Okay, deep breath.  Don't panic.  I have a spare key stashed in the backyard under a large rock.  Whew.  Down the steps, quick dash up the driveway, open the gate, and into the rocks I go for the key.  The moon is casting a brilliant light everywhere but in this one place where the key is hidden.  Lifting the stone, I grope, cringe a bit when I disturb a family of potato bugs who roll away under my fingertips.  But.  Where is the key?  I need the key to get into the garage to find the other key that will let me into the damn blasted house!  Where is the key?

Oh holy crap.

I never got it back from my neighbor up the road when I was out of town last year.  My neighbor who is currently in Canada.

Okay, deep breath.  Don't panic.  I look up to the back deck and realize my bedroom windows are open.  All I have to do is pry off one of the screens and climb through the window.  Yeah.  Easy peasy and Bob's your uncle. 

I should have known.

Have any of you tried to remove a screen with your fingernails?  No?  It's an experience.  And it doesn't work.  You need a screwdriver.  I didn't have a screwdriver, or any other tool.  I scrabble, I pinch, I prod, I curse like I've been possessed by an underworld fiend.  Finally, many long minutes later, I get my littlest finger wedged between the screen frame and the window.  I tug, I finagle and at last the top half of the screen pops away.  The bottom half however was apparently Superglued in place.  It will not come out, wiggle, move up or down, nothing.

I lose my patience somewhere between slicing my finger on the metal window frame and torquing my shoulder trying to manhandle the screen with brute force.  I wish I were a 6-1/2 foot, 240-lb biker.  With tools.  Realizing I have no choice, I give up trying to save the screen and bend the upper portion down--yes, I bent the frigging damned frame--and try to squirm through a pie-shaped wedge my wee dogs would have trouble getting through.

I get one leg in, now I'm straddling the sill, and am just pulling the other leg in using a hop, slide, suck-in-the-belly movement, when my long gauzy skirt gets hooked on something.  I love this skirt.  It's new and jade green and wispy...perfect for hot Summer nights.  Carefully I try to back out of the window, but suddenly the screen breaks free of the Superglue hold.  Teetering on one leg, I lose my balance and fall forward--through the open window--taking the screen with me, accompanied by the wretched sound of my skirt ripping to shreds as I hit the floor in my bedroom.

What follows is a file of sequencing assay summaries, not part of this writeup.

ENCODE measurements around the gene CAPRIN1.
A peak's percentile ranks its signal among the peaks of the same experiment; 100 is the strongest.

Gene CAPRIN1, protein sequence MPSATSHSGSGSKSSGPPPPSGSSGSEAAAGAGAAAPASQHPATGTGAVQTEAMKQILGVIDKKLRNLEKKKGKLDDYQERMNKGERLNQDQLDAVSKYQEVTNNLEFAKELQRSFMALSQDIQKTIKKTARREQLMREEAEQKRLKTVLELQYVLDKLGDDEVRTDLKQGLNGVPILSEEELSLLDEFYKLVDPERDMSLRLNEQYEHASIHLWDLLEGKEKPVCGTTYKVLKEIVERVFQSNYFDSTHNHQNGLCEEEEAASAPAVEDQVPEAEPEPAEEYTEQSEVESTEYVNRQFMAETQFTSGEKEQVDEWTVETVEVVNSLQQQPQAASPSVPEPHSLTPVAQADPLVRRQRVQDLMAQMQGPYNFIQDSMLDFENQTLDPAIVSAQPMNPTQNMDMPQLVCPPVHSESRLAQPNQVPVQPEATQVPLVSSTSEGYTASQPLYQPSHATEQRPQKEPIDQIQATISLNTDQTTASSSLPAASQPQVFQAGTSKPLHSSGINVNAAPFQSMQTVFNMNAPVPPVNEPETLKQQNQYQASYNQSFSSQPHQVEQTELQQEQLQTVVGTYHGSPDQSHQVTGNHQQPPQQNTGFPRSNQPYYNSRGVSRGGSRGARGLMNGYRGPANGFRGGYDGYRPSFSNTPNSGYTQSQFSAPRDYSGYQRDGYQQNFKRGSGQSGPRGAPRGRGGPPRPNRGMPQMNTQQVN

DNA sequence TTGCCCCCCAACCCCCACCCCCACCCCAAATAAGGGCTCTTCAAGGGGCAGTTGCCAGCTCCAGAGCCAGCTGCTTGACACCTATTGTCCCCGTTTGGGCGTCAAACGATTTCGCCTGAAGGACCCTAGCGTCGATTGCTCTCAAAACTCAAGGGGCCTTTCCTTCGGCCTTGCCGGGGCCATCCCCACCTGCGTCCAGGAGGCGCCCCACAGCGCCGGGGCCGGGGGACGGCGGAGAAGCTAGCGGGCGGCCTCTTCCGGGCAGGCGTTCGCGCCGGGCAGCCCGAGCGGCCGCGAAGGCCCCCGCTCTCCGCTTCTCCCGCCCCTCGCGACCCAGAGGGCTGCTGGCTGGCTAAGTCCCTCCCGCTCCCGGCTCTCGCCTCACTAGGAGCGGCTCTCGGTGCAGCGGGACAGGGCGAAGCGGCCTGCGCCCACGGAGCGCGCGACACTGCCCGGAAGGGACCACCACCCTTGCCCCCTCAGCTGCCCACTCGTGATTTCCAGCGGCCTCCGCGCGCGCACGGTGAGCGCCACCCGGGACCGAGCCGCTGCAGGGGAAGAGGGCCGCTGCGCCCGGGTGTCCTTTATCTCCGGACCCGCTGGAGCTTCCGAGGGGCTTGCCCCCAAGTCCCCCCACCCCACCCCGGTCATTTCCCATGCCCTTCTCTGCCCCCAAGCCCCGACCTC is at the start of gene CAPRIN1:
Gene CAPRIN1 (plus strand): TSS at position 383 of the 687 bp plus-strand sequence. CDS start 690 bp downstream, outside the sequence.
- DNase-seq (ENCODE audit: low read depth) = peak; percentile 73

The frigging screen...


And the damage of an Evel Knievel jump across Hell's Canyon...er...plunge through the window...



So.  I ruined my skirt, will have to replace the bugger screen, and nearly nuked myself for the second time this week.

I can't say much for my intelligence...but I did manage to get into the house.

Friday, June 21, 2013

Summer Moons...

Happy first day of Summer, peeps!!!  

Remember how that felt?  School finally over, the exciting long days of Summer looming hot and sweet ahead, Fall not even a speck on the horizon, or in the mind. 

Freedom.  At least in my memories...

Sleeping in, no homework; lazy days, swinging in Dad's old canvas hammock, reading; swimming in the lake, cold until July when it turned into bathwater; playing baseball at the park; slurping sno-cones sticky and juicy, icy and delicious; laying on the garage roof watching shooting stars flash across the heavens; sleeping in the backyard on hot, humid August nights, waking with the birds in the early morning sun; camping, S'mores, wood smoke permeating clothes and hair, forest smells more enticing than any perfume.